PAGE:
In Sacramento, the California Legislature has until the end of September to advance or kill a series of amendments to the California Consumer Privacy Act, before it becomes effective on Jan. 1, 2020. One pending proposal important to publishers could permit charging users for content if they won’t hand over personal data. A second exempts from privacy regulation consumer data which has been “de-identified” or aggregated.
The upstart search engine Duck Duck Go, which touts the fact it doesn’t collect information about individual’s search activity, joined the Electronic Frontier Foundation and Californians for Consumer Privacy on a bill to add a “private right of action” to the CCPA and make other pro-privacy changes. But lawmakers in May decided to bottle up the bill in committee, from which it is unlikely to emerge. Meanwhile, a set of amendments backed by big-tech are advancing.
For publishers, the most interesting is AB 1355, which has already passed the Assembly and is now in a Senate Committee. It would appear to allow a publisher to charge more for content if they refuse to provide personal data so long as such “differential treatment is reasonably related to the value provided to the business by the consumer’s data.”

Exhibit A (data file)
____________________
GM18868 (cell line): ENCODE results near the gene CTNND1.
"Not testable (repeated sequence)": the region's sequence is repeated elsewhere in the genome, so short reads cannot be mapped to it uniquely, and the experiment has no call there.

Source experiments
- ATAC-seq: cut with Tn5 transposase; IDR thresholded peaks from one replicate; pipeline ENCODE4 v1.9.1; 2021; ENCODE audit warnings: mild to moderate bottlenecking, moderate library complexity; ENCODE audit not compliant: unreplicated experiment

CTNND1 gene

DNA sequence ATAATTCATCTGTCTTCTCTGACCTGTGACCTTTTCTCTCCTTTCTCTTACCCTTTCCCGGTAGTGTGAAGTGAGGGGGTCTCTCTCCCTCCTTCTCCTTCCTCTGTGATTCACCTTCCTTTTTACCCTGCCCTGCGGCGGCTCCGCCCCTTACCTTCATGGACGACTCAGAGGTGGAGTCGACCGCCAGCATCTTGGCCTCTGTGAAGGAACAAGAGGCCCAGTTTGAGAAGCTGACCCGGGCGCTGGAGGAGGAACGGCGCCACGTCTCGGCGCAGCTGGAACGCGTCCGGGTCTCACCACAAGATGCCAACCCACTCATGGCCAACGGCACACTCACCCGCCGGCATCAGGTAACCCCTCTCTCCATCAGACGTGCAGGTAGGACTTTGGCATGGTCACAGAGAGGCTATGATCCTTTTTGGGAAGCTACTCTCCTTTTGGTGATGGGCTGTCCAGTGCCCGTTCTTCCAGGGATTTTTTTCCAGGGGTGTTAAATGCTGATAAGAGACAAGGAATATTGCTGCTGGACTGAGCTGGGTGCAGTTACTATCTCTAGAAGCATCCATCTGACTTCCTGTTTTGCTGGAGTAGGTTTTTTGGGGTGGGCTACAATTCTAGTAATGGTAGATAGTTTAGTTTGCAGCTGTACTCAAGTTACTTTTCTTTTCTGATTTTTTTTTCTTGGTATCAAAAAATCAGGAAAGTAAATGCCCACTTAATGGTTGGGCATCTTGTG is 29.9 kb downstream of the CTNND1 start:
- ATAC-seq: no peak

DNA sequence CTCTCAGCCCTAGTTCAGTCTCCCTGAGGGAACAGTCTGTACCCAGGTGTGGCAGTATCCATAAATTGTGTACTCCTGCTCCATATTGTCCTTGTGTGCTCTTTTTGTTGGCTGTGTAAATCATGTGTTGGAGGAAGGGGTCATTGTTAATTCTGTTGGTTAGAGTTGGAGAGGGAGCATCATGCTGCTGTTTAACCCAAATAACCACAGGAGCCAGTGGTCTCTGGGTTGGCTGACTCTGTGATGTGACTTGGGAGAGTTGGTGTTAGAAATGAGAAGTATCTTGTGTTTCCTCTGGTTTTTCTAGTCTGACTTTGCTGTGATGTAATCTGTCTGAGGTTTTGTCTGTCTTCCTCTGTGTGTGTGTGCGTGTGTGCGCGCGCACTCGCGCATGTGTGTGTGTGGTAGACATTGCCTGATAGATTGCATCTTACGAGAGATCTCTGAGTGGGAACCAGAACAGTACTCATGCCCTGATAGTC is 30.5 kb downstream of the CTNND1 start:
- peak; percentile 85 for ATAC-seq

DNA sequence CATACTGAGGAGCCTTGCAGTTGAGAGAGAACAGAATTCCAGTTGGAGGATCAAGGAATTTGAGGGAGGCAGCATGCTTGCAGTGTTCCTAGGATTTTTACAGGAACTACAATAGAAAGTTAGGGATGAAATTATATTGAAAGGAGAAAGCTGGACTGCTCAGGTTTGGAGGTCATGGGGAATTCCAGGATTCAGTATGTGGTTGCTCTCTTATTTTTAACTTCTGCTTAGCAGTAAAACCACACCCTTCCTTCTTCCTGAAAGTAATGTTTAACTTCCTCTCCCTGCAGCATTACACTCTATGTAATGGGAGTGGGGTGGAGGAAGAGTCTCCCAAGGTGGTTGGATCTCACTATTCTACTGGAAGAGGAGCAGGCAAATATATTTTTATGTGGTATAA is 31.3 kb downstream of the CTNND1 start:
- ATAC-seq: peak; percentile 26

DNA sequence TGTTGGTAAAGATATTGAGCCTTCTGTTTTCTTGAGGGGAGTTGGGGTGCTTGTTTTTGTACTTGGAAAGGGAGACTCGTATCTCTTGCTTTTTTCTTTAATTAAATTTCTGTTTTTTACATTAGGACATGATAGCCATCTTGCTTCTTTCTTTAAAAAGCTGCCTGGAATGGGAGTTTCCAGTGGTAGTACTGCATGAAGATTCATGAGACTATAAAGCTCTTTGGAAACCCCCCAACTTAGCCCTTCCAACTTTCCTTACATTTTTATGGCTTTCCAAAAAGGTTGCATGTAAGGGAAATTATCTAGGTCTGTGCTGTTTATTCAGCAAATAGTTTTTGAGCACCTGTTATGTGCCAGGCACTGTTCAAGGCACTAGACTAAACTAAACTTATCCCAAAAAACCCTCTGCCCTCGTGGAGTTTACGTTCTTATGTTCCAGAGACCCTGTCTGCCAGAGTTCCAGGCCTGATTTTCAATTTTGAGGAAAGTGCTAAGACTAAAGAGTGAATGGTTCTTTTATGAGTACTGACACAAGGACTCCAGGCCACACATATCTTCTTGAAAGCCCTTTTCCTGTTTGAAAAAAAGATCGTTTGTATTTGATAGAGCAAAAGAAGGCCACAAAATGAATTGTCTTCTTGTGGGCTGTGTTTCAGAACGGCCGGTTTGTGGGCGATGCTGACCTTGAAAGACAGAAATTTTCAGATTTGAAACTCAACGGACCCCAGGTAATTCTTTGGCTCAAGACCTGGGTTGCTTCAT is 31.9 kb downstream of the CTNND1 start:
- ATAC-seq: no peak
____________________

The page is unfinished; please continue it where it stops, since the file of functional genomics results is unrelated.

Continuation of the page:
Another Assembly-passed bill now in the Senate, AB 846, would prohibit a website’s “premium features” from “using a financial incentive practice that is unjust, unreasonable, coercive, or usurious in nature.” The effect of these amendments, if enacted, could be to encourage the establishment of a marketplace for valuing personal information.
AB1355 also removes from the definition of personal information “consumer information that is deidentified or in the aggregate consumer information.” The effect of the provision would be to exempt from regulation such aggregate deidentified information. The act, sponsored by Chau, defines “deidentified” as information “that cannot reasonably identify, relate to, describe, be capable of being associated with, or be linked, directly or indirectly, to a particular consumer, provided the data’s controller “has implemented technical safeguards that prohibit reidentification of the consumer…implemented business processes that specifically prohibit reidentification…[and has] business processes to prevent inadvertent release of deidentified information…[and] makes no attempt to reidentify the information.”
A second amendment to CCPA which has cleared the Assembly and is in Senate committee makes it clear that any personal information obtained from a public-records type source may be used in any way by whoever obtains it.
The other thing happening sometime in the early fall will be release of regulationsi nterpreting many aspects of the CCPA by California Attorney General Xavier Becerra.